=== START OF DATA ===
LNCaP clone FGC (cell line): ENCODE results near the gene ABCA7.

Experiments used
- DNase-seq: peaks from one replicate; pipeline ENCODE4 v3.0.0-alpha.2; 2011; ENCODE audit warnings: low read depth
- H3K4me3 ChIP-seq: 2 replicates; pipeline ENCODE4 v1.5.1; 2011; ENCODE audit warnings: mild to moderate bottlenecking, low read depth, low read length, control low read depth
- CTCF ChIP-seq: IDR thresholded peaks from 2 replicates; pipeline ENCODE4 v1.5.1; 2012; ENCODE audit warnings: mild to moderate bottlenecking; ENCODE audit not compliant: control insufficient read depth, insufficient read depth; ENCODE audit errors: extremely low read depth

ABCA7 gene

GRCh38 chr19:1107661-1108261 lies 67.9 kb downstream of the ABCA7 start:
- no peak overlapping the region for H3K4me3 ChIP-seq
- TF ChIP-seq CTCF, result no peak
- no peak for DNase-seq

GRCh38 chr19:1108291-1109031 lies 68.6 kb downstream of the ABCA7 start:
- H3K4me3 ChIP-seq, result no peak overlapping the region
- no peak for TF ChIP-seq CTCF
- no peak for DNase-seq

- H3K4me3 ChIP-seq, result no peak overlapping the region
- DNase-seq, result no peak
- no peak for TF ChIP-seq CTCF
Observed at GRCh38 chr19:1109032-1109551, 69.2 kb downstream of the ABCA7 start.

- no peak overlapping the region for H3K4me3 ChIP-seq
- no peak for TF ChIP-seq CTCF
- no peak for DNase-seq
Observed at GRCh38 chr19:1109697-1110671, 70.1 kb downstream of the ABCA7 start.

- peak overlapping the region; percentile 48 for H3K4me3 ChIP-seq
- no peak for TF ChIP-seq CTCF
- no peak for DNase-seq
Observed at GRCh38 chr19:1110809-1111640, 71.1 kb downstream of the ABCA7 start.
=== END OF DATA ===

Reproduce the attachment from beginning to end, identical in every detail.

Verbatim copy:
LNCaP clone FGC (cell line): ENCODE results near the gene ABCA7.

Experiments used
- DNase-seq: peaks from one replicate; pipeline ENCODE4 v3.0.0-alpha.2; 2011; ENCODE audit warnings: low read depth
- H3K4me3 ChIP-seq: 2 replicates; pipeline ENCODE4 v1.5.1; 2011; ENCODE audit warnings: mild to moderate bottlenecking, low read depth, low read length, control low read depth
- CTCF ChIP-seq: IDR thresholded peaks from 2 replicates; pipeline ENCODE4 v1.5.1; 2012; ENCODE audit warnings: mild to moderate bottlenecking; ENCODE audit not compliant: control insufficient read depth, insufficient read depth; ENCODE audit errors: extremely low read depth

ABCA7 gene

GRCh38 chr19:1107661-1108261 lies 67.9 kb downstream of the ABCA7 start:
- no peak overlapping the region for H3K4me3 ChIP-seq
- TF ChIP-seq CTCF, result no peak
- no peak for DNase-seq

GRCh38 chr19:1108291-1109031 lies 68.6 kb downstream of the ABCA7 start:
- H3K4me3 ChIP-seq, result no peak overlapping the region
- no peak for TF ChIP-seq CTCF
- no peak for DNase-seq

- H3K4me3 ChIP-seq, result no peak overlapping the region
- DNase-seq, result no peak
- no peak for TF ChIP-seq CTCF
Observed at GRCh38 chr19:1109032-1109551, 69.2 kb downstream of the ABCA7 start.

- no peak overlapping the region for H3K4me3 ChIP-seq
- no peak for TF ChIP-seq CTCF
- no peak for DNase-seq
Observed at GRCh38 chr19:1109697-1110671, 70.1 kb downstream of the ABCA7 start.

- peak overlapping the region; percentile 48 for H3K4me3 ChIP-seq
- no peak for TF ChIP-seq CTCF
- no peak for DNase-seq
Observed at GRCh38 chr19:1110809-1111640, 71.1 kb downstream of the ABCA7 start.